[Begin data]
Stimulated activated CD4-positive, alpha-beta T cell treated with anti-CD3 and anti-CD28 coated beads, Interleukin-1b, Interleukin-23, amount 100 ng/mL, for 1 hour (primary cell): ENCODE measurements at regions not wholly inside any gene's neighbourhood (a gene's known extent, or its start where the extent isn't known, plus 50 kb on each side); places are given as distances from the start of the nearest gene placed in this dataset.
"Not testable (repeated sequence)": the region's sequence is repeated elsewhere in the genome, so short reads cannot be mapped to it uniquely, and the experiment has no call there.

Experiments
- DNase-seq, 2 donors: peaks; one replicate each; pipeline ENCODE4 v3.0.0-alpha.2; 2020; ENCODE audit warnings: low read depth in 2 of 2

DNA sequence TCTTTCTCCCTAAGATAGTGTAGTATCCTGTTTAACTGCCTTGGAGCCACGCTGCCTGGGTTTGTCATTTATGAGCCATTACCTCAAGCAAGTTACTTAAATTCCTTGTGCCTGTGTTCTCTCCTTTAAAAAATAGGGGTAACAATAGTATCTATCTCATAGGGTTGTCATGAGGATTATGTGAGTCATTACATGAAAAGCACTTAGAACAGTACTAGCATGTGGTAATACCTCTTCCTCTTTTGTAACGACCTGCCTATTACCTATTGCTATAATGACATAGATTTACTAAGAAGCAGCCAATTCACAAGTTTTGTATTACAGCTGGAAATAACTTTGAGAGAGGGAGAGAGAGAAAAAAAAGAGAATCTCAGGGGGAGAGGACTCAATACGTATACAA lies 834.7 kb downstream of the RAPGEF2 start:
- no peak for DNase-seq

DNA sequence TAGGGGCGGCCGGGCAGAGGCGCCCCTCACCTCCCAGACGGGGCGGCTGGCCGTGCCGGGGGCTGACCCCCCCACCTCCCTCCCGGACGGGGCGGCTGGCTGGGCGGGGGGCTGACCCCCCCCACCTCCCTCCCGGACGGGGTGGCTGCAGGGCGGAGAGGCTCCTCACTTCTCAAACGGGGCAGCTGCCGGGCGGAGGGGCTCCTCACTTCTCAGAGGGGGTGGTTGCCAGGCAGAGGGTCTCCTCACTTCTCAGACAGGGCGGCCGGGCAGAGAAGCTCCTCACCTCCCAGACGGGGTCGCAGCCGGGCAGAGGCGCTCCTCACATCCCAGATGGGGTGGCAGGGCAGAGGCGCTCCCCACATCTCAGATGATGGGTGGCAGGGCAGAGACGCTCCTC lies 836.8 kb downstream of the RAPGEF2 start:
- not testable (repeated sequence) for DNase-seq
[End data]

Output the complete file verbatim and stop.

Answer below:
Stimulated activated CD4-positive, alpha-beta T cell treated with anti-CD3 and anti-CD28 coated beads, Interleukin-1b, Interleukin-23, amount 100 ng/mL, for 1 hour (primary cell): ENCODE measurements at regions not wholly inside any gene's neighbourhood (a gene's known extent, or its start where the extent isn't known, plus 50 kb on each side); places are given as distances from the start of the nearest gene placed in this dataset.
"Not testable (repeated sequence)": the region's sequence is repeated elsewhere in the genome, so short reads cannot be mapped to it uniquely, and the experiment has no call there.

Experiments
- DNase-seq, 2 donors: peaks; one replicate each; pipeline ENCODE4 v3.0.0-alpha.2; 2020; ENCODE audit warnings: low read depth in 2 of 2

DNA sequence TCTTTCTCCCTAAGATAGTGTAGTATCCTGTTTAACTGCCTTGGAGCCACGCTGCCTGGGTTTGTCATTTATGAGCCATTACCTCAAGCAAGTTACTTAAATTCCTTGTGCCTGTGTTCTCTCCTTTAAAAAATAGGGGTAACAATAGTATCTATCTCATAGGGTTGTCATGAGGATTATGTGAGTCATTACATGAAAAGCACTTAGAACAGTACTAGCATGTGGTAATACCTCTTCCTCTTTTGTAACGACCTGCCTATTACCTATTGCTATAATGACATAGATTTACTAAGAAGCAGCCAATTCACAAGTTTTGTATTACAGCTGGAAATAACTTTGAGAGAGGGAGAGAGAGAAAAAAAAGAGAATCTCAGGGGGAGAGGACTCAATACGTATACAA lies 834.7 kb downstream of the RAPGEF2 start:
- no peak for DNase-seq

DNA sequence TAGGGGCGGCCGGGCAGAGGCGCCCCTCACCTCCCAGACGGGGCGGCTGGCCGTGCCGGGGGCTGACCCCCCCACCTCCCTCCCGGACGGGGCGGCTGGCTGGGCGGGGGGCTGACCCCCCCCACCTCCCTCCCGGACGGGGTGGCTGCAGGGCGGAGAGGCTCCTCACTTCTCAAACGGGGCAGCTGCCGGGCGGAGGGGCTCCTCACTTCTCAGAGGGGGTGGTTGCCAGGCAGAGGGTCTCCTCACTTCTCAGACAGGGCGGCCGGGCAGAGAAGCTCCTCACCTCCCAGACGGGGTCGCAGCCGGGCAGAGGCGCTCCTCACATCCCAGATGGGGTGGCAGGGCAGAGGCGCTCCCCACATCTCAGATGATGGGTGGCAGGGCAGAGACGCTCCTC lies 836.8 kb downstream of the RAPGEF2 start:
- not testable (repeated sequence) for DNase-seq